When Robbi Rodriguez first teamed up with writer Jason Latour to create Spider-Gwen (an alternate reality where Gwen Stacy becomes Spider-Woman), it was supposed to be a one-shot deal. They were contributing a single story to the Edge of the Spider-Verse crossover, which featured various alternate takes on the Spidey-Universe characters. But they didn’t even have to wait until the issue was actually released before the internet buzz for their character started to reach fever pitch. Robbi’s new design for the Spider-Woman costume was completely original but also very fitting for the character. It was a big hit with fans.
By the time New York Comic-Con 2014 rolled around last October, Edge of Spider-Verse #2, starring Gwen Stacy, was hot off the press and Marvel had just announced the new ongoing series. Legions of fans showed up in homemade cosplay of the character, parading by Robbi’s table and lining up to get his signature.
It was a new experience for Robbi, who had spent the majority of his 10-year career working in independent comics. I know Robbi well since we work in the same studio, Tranquility Base in Portland, OR, so I was well aware he likes to spend most of his time drawing quietly at his desk or in the back corner of a local dive bar working away on his tablet. I met up with him at one of his favorite spots, Club 21, for Sunday brunch, where we both ordered their specialty: the Dixie Chicken (fried chicken, bacon, egg and gravy on a biscuit) and the bottomless mimosas. We sat down at a back table and got to talking about the sudden increase in attention he’s receiving and his plans for the new ongoing Spider-Gwen series.
So the first issue of Spider-Gwen comes out next month. Now that she’ll be back in her own world after all that Spider-Verse crossover stuff is over, will she have any memory of those events or are you going to play it like it was all a dream?
Robbi: No, Gwen is aware that those other universes are out there, but it’s not going to play too much into our storyline. It’ll just sort of be a device we use to establish her character. She realizes she’s part of a bigger picture, there are other superheroes out there. It’ll fuel her, help her realize there’s a reason she has to do what she does.
But we’re not going to do the whole mind-wipe thing. We wanted to keep that connection there to show that this isn’t an Ultimate version of the character. Her world is separate, but she’s still part of the larger multiverse and who knows what’ll happen with that in the future.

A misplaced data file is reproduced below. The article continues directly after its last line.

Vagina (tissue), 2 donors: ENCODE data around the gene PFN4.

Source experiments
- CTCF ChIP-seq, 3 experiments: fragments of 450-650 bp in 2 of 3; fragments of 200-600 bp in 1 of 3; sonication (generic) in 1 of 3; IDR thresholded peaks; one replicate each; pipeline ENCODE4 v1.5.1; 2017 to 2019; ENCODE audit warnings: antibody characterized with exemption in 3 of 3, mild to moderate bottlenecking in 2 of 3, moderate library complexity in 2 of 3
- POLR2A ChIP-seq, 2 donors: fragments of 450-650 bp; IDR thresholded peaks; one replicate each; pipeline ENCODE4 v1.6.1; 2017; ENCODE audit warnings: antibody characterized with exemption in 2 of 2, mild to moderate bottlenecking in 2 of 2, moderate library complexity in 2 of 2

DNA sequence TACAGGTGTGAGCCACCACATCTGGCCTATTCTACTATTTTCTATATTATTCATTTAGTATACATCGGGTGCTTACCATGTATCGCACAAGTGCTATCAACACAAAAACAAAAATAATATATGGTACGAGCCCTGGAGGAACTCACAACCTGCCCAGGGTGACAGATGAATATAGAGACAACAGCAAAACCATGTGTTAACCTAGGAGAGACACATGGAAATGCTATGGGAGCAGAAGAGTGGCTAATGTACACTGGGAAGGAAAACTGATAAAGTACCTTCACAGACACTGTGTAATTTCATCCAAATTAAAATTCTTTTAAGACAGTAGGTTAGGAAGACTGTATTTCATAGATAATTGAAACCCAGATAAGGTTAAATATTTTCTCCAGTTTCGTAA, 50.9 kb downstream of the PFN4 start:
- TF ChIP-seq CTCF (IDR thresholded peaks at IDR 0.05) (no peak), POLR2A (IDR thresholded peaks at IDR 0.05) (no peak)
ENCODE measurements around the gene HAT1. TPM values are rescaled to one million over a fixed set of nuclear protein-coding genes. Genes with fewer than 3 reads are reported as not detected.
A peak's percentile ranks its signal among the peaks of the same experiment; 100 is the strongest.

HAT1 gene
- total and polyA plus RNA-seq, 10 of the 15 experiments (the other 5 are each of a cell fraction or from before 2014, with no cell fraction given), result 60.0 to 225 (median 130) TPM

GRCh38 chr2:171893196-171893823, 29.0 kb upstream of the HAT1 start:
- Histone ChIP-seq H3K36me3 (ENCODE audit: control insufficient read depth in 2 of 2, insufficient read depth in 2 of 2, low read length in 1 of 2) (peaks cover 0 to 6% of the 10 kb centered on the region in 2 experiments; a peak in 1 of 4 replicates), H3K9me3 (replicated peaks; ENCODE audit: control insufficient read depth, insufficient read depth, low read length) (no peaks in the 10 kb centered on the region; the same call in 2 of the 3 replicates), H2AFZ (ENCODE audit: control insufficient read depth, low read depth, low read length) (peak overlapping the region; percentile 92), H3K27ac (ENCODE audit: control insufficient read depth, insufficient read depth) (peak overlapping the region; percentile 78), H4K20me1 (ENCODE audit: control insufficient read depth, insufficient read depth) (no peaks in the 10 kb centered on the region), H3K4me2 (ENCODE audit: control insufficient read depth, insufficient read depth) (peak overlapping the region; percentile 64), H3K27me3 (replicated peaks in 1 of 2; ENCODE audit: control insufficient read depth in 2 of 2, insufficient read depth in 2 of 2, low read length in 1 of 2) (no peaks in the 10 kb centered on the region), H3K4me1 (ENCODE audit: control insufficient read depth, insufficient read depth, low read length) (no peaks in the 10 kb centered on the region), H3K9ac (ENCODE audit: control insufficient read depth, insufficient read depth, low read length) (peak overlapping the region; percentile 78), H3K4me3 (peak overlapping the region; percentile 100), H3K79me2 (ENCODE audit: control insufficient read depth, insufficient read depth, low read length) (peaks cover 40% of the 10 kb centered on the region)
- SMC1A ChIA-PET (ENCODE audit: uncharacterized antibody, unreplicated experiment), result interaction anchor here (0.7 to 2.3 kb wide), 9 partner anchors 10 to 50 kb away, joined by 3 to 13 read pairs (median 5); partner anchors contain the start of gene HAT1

Speaking of the bigger picture, you attended NYCC last year just after the whole Spider-Gwen craze hit. Were you ready for just how intense that was?
I knew it was big because we sold out of Spider-Verse #2 pretty fast. I didn’t know a legion would show up, this Spider-Gwen mania that popped up all of a sudden. It was like a parade of Spider-Gwens going by my table, which was the weirdest experience ever because it was the first time I’ve ever had a line wrapped around my table.
Did they all want you to sign their copies of Spider-Verse #2?
Yeah, mostly signatures. I also had prints made and a t-shirt just in case people wanted it. Everything sold out quick.
This was the shirt you made for the Mary Janes, the band in the comic that Gwen is a member of, along with Mary Jane and Betty Brant?
Yeah, the unofficial shirt of the Mary Janes. It’s just the vague images of three girls that may or may not be the Mary Janes.
But there was a real band that recorded a version of the song from the comic, “Face It Tiger.” How did you set that up?
That was the band Married with Sea Monsters. I’m really good friends with all of them from my time growing up in Waco, Texas. They did the Frankie Get Your Gun (Robbi’s creator-owned comic) soundtrack for me a long time ago. And then I directed the musical video for one of the tracks called “Distrudo.”
I like collaborating with bands. To me, the mindset needed to understand each other is a lot like collaborating with other comic creators. With Jason and Rico, we all treat each other like a band. Rico keeps that clock ticking and everything on beat. Jason and I trade off solo sets or just start jamming off each other. We’ll see what one of us is doing and we’ll figure out how we can incorporate that in what we’re doing and run with it.
I notice you do a lot of your own color work in your illustrations and comic covers. What’s it like collaborating with Rico Renzi, who’s coloring the book?
I trust Rico a lot. We have the same color aesthetic essentially. I know if he’s going add something to it, it’s going to work. Rico will go off on these crazy ideas like what he did at the end of Spider-Verse #2, the last fight with all that teal and maroon and yellow like an old-school gig poster. That was his idea and I thought that was the coolest thing ever.
Do you give notes to Rico about what you think the colors should look like?
I do cuts if I need something specific. Like that one page where Gwen’s on the billboard and the flicker of the lights of the city are behind her. That there was a feel I needed, so I just made it in grays. And I give it to Rico and say, “I need this feel for this scene,” and he can go crazy with it.
I prefer to do grays on the page because it would be easier than me trying to explain it to him. That’s something I learned from (Chris) Brunner, working for him.
And what about Jason Latour. What’s it like collaborating with him?
Jason is the man with a million ideas. He’ll joke by saying he’ll get hit by a bus one of these days thinking up a new pitch. He’ll just go blank as he’s thinking up all these crazy ideas and not even paying attention to what’s going on around him.
We’ve known each each other about 10 years now. Early on, we’d get on Skype or IM and just B.S. together and go over whatever was in our heads. He’d tell me about this crazy idea he has for a Razorback book. He’s always had these different aesthetics and I think that’s why we work well together. We envision ourselves like the Coen Brothers, where we want to hit ever genre but do it in our own different way. We might even do a romance book one of these days just for the hell of it.